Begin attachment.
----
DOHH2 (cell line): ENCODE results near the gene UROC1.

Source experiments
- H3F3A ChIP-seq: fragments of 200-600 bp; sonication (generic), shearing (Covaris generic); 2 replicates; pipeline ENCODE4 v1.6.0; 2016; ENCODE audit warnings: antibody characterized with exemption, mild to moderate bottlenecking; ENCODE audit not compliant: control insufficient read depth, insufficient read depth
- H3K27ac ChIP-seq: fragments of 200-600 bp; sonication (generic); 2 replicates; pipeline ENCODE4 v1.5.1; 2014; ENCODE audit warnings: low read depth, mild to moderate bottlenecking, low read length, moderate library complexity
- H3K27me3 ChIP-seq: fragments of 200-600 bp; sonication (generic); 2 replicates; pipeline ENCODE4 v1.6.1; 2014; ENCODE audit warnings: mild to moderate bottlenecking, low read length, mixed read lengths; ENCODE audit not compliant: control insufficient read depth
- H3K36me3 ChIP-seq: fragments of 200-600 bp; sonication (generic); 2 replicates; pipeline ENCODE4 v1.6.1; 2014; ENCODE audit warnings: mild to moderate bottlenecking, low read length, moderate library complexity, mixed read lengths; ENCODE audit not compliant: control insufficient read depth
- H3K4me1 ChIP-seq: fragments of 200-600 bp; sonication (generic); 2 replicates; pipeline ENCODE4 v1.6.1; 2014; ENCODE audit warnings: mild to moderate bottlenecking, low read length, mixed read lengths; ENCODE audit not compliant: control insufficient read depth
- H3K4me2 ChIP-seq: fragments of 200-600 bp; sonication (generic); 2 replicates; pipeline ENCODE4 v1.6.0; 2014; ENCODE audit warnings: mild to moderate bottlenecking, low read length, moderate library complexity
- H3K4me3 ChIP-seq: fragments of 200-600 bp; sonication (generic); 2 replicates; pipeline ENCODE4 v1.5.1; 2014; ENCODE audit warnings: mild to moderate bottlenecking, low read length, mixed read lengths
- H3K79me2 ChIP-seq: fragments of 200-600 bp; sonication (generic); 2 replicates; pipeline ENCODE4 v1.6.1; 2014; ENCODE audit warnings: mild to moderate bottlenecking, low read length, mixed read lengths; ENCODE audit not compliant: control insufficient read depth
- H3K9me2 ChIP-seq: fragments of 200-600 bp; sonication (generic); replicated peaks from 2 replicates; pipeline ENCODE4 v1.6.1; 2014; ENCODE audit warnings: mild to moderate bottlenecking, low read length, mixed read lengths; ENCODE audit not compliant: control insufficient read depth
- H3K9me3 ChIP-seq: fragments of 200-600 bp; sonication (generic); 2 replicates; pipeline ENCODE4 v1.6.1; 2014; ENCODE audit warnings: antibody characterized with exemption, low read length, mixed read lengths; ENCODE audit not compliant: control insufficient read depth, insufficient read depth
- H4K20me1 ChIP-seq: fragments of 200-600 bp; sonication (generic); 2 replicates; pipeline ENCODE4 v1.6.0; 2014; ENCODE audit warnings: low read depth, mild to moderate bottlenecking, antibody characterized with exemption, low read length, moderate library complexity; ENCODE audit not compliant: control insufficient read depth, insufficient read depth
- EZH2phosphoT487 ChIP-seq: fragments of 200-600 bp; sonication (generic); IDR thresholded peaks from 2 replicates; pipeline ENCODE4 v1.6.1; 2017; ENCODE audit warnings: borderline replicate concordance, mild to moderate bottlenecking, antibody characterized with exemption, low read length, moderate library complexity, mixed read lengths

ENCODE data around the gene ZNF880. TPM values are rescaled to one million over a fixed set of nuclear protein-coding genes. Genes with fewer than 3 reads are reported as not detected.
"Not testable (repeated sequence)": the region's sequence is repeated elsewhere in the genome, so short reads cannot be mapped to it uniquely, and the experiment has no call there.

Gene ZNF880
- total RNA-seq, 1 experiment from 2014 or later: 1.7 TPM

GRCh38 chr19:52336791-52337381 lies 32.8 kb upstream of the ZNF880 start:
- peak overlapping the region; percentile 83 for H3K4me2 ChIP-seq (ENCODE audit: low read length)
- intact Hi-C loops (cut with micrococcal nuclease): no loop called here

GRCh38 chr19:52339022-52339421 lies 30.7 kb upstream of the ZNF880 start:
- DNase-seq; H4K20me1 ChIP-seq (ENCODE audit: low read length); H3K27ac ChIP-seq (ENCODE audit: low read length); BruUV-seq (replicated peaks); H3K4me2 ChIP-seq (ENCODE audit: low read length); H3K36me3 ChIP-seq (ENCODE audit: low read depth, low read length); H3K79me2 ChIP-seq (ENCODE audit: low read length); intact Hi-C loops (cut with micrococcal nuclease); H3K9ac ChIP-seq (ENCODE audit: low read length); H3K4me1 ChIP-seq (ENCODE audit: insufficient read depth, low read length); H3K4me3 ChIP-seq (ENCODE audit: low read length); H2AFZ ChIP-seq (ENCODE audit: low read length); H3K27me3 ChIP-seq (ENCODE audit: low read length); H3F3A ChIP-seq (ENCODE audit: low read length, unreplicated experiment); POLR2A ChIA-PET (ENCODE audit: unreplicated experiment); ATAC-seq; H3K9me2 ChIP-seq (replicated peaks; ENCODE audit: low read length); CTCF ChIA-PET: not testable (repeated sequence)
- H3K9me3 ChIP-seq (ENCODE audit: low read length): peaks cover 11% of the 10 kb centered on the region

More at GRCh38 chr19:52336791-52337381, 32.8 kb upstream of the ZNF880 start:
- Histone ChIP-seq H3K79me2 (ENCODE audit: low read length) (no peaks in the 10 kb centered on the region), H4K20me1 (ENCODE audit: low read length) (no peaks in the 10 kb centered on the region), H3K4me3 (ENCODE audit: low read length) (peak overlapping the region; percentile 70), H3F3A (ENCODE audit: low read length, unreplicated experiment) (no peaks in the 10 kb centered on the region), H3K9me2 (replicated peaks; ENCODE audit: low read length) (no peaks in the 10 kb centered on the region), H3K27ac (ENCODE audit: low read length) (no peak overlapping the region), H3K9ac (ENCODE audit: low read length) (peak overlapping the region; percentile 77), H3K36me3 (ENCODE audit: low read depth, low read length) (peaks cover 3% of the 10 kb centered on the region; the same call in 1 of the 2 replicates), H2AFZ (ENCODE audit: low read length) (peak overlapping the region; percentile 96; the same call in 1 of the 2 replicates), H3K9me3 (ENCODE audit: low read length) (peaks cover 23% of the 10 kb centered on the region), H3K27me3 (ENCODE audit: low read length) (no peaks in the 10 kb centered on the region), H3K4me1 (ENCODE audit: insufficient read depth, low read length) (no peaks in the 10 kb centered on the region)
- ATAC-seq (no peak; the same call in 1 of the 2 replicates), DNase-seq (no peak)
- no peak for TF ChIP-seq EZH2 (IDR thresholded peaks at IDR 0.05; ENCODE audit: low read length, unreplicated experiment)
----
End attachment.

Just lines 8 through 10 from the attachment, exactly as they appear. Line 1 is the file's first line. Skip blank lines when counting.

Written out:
- H3K4me2 ChIP-seq: fragments of 200-600 bp; sonication (generic); 2 replicates; pipeline ENCODE4 v1.6.0; 2014; ENCODE audit warnings: mild to moderate bottlenecking, low read length, moderate library complexity
- H3K4me3 ChIP-seq: fragments of 200-600 bp; sonication (generic); 2 replicates; pipeline ENCODE4 v1.5.1; 2014; ENCODE audit warnings: mild to moderate bottlenecking, low read length, mixed read lengths
- H3K79me2 ChIP-seq: fragments of 200-600 bp; sonication (generic); 2 replicates; pipeline ENCODE4 v1.6.1; 2014; ENCODE audit warnings: mild to moderate bottlenecking, low read length, mixed read lengths; ENCODE audit not compliant: control insufficient read depth